Hunting Economics Prove to be Worth Millions

Hunters spend $292 million annually in Vermont, including in our more rural areas, and they do so after foliage tourism ends and before skiing starts.

The Vermont Fish & Wildlife Department reports that hunters contribute significantly to the state’s economy and spend more than $292 million in Vermont annually, according to a recent survey by the U.S. Fish and Wildlife Service and U.S. Census Bureau.

“More than $39 million is spent on travel, such as dining, lodging, transportation, and similar expenses,” says Fish and Wildlife Commissioner Patrick Berry. “Another $190 million is spent on equipment, and more than $62 million is spent on other items.”

“Hunting is economically important not just because of its total economic impact,” said Berry, “but also because so much of it occurs after foliage season and before skiing, and the spending takes place throughout the state, including in our most rural areas.”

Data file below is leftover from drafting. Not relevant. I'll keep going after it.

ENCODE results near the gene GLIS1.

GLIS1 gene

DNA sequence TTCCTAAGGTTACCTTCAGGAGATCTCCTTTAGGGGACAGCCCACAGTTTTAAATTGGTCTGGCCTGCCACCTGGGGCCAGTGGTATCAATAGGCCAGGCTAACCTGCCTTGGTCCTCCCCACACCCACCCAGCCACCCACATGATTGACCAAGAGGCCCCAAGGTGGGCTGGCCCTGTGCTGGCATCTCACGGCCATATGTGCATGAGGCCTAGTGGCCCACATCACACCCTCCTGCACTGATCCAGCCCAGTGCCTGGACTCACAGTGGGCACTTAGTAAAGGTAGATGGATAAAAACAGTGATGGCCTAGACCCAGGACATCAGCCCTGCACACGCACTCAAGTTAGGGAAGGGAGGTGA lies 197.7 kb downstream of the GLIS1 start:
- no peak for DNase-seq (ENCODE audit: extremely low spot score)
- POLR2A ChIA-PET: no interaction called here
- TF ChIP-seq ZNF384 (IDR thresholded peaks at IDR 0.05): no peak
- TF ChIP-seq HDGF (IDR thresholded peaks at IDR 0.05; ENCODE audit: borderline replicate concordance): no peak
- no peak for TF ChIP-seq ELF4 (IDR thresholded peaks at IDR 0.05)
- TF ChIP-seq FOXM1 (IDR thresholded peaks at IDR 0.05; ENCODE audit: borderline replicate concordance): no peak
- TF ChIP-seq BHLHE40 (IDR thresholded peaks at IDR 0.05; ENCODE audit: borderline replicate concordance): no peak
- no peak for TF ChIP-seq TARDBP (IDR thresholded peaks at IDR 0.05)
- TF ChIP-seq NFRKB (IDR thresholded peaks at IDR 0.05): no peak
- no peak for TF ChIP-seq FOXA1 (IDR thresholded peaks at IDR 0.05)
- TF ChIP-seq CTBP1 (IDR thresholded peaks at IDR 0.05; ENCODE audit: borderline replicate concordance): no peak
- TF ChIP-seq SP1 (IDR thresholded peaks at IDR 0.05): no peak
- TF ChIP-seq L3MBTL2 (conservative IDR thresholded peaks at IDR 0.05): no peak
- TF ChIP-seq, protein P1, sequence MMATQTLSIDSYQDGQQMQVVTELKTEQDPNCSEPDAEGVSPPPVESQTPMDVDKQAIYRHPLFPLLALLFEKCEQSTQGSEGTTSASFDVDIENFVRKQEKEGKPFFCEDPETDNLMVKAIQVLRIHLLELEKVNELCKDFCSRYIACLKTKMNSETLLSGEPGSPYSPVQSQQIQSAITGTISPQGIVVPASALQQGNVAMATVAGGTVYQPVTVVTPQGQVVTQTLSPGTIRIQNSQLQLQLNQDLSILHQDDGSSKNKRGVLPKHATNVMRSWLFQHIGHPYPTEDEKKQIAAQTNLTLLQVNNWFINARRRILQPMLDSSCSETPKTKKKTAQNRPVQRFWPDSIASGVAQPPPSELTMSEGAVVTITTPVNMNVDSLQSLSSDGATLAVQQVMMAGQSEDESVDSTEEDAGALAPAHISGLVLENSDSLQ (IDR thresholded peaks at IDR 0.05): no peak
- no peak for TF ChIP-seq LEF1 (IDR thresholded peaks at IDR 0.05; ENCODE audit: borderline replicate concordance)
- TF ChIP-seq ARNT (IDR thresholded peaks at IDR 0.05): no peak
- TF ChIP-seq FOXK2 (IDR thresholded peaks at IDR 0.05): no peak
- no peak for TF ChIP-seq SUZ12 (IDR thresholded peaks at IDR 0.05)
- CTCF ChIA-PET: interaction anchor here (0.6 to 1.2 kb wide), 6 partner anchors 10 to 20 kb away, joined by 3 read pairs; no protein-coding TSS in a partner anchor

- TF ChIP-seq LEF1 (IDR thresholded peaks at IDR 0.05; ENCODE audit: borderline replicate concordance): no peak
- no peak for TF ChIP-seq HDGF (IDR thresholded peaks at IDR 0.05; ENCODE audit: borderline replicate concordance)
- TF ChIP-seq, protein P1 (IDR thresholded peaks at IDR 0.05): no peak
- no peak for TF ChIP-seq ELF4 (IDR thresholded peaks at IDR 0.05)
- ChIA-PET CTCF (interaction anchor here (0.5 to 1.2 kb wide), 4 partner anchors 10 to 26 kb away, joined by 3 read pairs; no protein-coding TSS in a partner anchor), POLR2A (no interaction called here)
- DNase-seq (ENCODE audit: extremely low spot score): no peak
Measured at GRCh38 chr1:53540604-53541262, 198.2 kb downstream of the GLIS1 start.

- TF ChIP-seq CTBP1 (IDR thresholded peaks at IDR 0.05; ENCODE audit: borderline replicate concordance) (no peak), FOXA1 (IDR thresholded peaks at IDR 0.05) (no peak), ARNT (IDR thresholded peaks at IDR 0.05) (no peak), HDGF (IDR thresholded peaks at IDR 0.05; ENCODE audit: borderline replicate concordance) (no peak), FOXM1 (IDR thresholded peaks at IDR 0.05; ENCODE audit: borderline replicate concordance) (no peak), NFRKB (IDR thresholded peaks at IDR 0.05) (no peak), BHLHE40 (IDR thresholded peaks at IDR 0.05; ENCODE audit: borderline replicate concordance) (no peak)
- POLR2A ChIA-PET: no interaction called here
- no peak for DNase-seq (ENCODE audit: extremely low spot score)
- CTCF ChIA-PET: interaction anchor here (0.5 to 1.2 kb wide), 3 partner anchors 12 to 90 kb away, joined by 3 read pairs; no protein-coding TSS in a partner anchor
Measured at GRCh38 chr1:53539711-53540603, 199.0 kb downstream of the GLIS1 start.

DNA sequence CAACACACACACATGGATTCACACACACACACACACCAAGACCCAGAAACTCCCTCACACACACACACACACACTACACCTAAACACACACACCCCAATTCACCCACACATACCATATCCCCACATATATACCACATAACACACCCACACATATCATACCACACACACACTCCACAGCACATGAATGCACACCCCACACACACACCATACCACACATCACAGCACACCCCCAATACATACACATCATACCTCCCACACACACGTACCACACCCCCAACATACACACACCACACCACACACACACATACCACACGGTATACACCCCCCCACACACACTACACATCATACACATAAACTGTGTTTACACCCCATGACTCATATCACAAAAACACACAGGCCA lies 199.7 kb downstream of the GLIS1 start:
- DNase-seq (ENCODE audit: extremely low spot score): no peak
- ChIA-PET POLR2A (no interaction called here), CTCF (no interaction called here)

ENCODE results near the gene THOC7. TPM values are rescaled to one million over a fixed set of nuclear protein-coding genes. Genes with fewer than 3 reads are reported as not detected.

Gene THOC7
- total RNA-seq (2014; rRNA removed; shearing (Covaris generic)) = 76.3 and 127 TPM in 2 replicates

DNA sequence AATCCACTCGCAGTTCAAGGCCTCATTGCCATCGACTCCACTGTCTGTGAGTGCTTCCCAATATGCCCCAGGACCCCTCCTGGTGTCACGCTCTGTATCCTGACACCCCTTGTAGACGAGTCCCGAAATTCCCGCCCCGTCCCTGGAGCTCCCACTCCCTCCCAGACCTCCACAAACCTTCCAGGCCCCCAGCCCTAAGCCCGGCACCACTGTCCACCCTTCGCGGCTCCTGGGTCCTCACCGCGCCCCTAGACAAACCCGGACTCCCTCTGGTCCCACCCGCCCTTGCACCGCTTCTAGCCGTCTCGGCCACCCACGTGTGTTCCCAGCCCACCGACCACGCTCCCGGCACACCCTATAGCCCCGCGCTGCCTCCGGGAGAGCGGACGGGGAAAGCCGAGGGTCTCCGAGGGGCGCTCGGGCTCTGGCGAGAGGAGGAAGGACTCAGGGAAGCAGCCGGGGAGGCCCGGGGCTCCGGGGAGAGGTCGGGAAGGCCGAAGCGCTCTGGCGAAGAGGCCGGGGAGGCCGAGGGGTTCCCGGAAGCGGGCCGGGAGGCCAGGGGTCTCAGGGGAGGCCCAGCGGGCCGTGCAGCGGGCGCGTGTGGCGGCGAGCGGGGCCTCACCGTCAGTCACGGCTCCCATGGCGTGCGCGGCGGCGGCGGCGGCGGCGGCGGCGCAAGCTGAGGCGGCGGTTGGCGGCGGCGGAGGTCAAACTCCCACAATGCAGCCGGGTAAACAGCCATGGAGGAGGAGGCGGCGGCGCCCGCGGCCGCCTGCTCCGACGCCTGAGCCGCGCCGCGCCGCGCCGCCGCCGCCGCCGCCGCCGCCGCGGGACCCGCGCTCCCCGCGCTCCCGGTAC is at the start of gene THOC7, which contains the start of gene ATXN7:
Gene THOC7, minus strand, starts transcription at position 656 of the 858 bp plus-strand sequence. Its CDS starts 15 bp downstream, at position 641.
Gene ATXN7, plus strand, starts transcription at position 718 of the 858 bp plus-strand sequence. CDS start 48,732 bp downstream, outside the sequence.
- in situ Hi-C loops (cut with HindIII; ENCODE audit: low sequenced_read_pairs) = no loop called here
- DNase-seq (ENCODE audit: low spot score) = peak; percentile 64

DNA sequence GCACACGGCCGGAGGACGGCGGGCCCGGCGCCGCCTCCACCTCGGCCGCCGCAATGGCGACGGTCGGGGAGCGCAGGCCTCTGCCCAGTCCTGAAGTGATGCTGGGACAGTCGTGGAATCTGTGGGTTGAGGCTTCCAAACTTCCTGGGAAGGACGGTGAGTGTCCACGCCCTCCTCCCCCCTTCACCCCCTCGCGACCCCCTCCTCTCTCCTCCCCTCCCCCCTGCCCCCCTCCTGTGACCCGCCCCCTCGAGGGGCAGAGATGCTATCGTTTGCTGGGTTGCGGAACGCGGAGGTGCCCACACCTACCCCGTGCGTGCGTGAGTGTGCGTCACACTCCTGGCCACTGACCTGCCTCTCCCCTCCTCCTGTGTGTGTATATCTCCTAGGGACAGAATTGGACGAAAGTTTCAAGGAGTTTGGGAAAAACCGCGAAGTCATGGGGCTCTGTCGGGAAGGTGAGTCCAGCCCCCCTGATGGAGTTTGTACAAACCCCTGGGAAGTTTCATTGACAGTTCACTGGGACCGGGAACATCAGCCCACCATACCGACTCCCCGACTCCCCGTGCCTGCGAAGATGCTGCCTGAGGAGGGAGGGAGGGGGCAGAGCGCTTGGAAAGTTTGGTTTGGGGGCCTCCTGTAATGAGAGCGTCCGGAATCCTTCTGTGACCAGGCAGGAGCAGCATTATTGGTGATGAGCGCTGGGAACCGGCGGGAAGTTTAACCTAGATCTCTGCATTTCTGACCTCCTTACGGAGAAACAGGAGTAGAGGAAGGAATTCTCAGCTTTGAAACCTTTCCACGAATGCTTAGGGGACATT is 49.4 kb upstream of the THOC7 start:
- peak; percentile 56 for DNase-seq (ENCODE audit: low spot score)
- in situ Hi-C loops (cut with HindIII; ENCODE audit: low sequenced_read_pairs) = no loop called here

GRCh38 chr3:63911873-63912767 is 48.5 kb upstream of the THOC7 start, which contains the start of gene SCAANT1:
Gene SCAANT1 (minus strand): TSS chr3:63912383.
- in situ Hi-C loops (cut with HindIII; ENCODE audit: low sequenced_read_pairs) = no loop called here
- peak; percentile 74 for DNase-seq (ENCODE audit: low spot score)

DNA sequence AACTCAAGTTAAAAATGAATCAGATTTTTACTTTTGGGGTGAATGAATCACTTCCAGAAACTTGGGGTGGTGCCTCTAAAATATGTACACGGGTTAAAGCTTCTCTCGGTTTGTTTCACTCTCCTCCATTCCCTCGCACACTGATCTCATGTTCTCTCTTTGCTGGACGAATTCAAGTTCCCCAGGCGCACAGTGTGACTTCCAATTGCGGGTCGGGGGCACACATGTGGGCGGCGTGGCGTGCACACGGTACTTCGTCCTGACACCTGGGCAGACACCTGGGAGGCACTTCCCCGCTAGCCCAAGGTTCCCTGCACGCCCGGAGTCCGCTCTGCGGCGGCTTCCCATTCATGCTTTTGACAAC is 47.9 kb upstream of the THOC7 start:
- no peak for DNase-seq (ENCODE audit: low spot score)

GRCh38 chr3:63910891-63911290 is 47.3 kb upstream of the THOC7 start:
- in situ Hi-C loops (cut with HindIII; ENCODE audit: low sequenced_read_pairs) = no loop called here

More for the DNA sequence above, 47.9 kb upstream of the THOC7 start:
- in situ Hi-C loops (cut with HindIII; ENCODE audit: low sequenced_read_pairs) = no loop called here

In 2012, more than 74,000 people purchased Vermont hunting licenses, including 64,589 residents and 9,428 nonresidents. Deer are the most important species sought by hunters in Vermont, with close to 90 percent of license buyers planning to pursue deer according to the Fish & Wildlife Department.

The federal survey also shows that Vermont ranks first among the lower 48 states in participation of its residents in wildlife-related recreation, including hunting, fishing and wildlife watching, with 62 percent of our residents enjoying these resources. Residents and nonresidents spend $744 million annually in Vermont in pursuit of these activities.

“Vermont isn’t Vermont without wildlife and fish. These resources are important to all of us recreationally, socially and economically,” said Berry. “They also contribute greatly to our quality of life. As hunters continue to enjoy excellent opportunities here in the state, it’s good to know that local communities benefit as well.”

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